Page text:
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OpenStack: the good, the bad, and the ugly

OpenStack: the good, the bad, and the ugly

Given to the North Dallas Cloud Computing Group on May 21, 2014

Glen Campbell

May 23, 2014
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  1. OPENSTACK:
 THE GOOD, THE BAD, AND THE UGLY GLEN CAMPBELL


    RACKSPACE HOSTING
 DEVELOPER RELATIONS
  2. None
  3. None
  4. None
  5. Are your servers pets?

  6. OPENSTACK CONCEPTS • virtual infrastructure services • accessed via HTTP

    (RESTful) API • developed by an open-source community • highly configurable
  7. OPENSTACK GOVERNANCE • Independent foundation • Board of Directors: some

    directors appointed by funding companies, others elected at-large • Technical Committee: elected by active members • Biannual releases and summit/workshops • Project Technical Leaders
  8. OPENSTACK APIS • Native REST • EC2-compatible • Internal (python)

  9. COMPUTE • Project “Nova” • Supports multiple hypervisors including KVM,

    Xen • Massively-scalable architecture • Working towards interoperable workloads
  10. STORAGE • Project “Swift” • Elastic “blob” storage • Can

    scale to regional or even global deployments • Eventually consistent
  11. NETWORKING • Project “Neutron” (formerly “Quantum”) • Dynamically create and

    manage L2/L3 networks • Works with plugins for virtual network devices (OpenVSwitch, others)
  12. DASHBOARD • Project “Horizon” • Clean, simple user interface •

    Uses native API to communicate to services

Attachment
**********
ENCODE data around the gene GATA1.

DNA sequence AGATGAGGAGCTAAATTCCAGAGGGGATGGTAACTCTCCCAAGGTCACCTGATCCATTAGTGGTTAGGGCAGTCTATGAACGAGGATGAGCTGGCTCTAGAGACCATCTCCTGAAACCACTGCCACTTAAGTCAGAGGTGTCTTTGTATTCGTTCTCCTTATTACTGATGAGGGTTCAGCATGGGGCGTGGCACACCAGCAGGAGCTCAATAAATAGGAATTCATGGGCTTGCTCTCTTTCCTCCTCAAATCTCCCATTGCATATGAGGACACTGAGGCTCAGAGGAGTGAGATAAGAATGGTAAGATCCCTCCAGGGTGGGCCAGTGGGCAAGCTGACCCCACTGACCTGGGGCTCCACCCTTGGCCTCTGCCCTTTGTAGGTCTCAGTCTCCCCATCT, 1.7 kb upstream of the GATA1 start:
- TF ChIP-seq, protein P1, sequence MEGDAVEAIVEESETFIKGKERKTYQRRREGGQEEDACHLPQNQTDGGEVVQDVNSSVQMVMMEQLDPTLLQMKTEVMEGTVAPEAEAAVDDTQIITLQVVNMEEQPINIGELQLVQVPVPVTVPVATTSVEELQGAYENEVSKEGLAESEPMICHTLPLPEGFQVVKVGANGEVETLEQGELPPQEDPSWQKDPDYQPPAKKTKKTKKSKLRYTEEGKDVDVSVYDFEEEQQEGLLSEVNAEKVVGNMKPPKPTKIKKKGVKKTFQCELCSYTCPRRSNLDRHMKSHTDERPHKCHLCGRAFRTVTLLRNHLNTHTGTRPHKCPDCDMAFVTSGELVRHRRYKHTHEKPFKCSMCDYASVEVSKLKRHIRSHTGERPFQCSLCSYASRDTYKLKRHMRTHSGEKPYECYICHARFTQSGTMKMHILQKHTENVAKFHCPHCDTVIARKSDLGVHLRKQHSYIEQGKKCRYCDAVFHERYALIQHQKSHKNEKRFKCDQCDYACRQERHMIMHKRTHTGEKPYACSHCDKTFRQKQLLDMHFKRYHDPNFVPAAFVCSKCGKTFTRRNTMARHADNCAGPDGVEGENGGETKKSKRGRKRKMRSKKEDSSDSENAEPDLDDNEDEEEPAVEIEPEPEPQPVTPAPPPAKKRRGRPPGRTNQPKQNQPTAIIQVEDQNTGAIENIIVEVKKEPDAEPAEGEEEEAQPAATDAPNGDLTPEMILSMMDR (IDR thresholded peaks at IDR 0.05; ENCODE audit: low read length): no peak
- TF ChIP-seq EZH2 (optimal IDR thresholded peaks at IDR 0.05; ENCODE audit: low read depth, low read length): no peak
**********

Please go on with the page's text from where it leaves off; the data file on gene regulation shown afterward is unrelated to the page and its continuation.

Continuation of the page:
13. SHARED SERVICES • Identity—“Keystone” • Image—“Glance” • Telemetry—“Ceilometer” • Orchestration—“Heat”

  14. OTHER PROJECTS • OpenStack-SDKs • Savanna—Hadoop provisioning • Trove—Database •

    Bare metal—Ironic • Queue—Marconi
  15. HOW TO INTERACT WITH OPENSTACK • Control panel • Command

    line client • cURL • SDK
  16. FIRST Q&A

  17. THE GOOD, 
 THE BAD, AND 
 THE UGLY

  18. THE GOOD • Authentic competitor to Amazon, Google, Azure •

    Better than those for private clouds, not just public clouds • Stellar list of contributors and participants • Rigorous release schedule with rapid feature releases
  19. MORE GOOD • True code compatibility between clouds • Tons

    of live production use examples • Superb documentation, including O’Reilly books • Security is above par for an open-source project • It’s free • You can run it anywhere, even on a relatively small PC
  20. THE BAD • Project silos: sometimes inconsistent interfaces • No

    centralized product management: features still driven by developers, not by end-users • Very little cross-cloud workload compatibility (though that’s coming) • Features are not tied to releases but to code contribution • Rapid release schedule means it’s hard to stabilize
  21. THE UGLY • Politics: companies are still competitors. “coopetition” •

    Dependency on key contributors • Personality conflicts sometimes show up in the code
  22. WHAT’S NEW?

  23. KEY HAPPENINGS IN ATLANTA • For the first time, an

    emphasis on end users • Stability: for the first time, no new major projects; defining OpenStack “core” • Many discussions on workload portability
  24. FINAL Q&A

  25. GLEN CAMPBELL GLEN.CAMPBELL@RACKSPACE.COM
 HTTP://GLENCAMPBELL.CO
 HTTP://DEVELOPER.RACKSPACE.COM
 @GLENC